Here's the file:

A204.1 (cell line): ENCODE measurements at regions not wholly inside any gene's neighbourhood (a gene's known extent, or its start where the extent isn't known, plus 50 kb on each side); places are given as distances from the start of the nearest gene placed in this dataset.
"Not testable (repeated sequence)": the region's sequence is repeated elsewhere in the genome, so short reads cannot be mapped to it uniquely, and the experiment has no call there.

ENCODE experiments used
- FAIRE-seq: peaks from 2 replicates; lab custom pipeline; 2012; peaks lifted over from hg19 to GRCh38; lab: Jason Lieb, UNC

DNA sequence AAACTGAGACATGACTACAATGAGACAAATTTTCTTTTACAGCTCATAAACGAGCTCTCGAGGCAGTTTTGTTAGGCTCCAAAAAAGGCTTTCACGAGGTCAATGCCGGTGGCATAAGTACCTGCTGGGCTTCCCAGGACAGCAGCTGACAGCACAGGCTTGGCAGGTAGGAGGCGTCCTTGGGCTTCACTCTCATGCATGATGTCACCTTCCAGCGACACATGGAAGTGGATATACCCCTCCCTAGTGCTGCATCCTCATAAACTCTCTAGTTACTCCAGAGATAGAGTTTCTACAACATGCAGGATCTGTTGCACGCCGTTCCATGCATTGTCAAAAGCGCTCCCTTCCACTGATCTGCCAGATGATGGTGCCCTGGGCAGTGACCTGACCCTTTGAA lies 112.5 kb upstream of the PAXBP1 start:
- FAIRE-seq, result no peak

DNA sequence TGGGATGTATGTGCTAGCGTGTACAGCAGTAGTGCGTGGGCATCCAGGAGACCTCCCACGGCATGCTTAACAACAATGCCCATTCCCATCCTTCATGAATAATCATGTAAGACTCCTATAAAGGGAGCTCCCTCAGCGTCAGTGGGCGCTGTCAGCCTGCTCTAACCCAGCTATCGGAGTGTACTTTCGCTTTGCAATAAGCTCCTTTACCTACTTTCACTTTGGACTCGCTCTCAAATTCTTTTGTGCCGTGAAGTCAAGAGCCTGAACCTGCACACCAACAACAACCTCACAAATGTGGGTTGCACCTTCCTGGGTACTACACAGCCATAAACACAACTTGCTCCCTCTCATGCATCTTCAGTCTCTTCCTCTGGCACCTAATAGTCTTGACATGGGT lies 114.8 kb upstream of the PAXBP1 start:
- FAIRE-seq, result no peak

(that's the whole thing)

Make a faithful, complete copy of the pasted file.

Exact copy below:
A204.1 (cell line): ENCODE measurements at regions not wholly inside any gene's neighbourhood (a gene's known extent, or its start where the extent isn't known, plus 50 kb on each side); places are given as distances from the start of the nearest gene placed in this dataset.
"Not testable (repeated sequence)": the region's sequence is repeated elsewhere in the genome, so short reads cannot be mapped to it uniquely, and the experiment has no call there.

ENCODE experiments used
- FAIRE-seq: peaks from 2 replicates; lab custom pipeline; 2012; peaks lifted over from hg19 to GRCh38; lab: Jason Lieb, UNC

DNA sequence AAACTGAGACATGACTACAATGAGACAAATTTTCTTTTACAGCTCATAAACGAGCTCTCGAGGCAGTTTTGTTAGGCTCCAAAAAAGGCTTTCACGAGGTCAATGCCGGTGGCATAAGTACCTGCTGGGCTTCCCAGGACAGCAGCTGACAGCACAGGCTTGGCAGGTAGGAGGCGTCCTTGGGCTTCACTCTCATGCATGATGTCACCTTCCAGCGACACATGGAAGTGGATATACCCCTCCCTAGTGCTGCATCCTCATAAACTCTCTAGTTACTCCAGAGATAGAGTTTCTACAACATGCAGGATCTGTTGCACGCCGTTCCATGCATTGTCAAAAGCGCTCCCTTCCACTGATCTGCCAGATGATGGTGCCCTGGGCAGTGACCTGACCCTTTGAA lies 112.5 kb upstream of the PAXBP1 start:
- FAIRE-seq, result no peak

DNA sequence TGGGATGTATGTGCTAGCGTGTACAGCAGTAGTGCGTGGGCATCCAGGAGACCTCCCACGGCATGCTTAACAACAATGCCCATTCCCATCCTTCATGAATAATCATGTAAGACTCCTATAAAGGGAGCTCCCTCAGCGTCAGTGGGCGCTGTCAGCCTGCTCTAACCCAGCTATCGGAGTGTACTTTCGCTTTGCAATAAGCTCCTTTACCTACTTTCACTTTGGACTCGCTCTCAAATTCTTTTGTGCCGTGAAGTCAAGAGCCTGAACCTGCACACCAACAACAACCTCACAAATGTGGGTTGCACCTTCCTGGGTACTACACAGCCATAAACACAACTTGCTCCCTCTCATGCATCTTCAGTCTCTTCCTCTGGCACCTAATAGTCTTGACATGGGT lies 114.8 kb upstream of the PAXBP1 start:
- FAIRE-seq, result no peak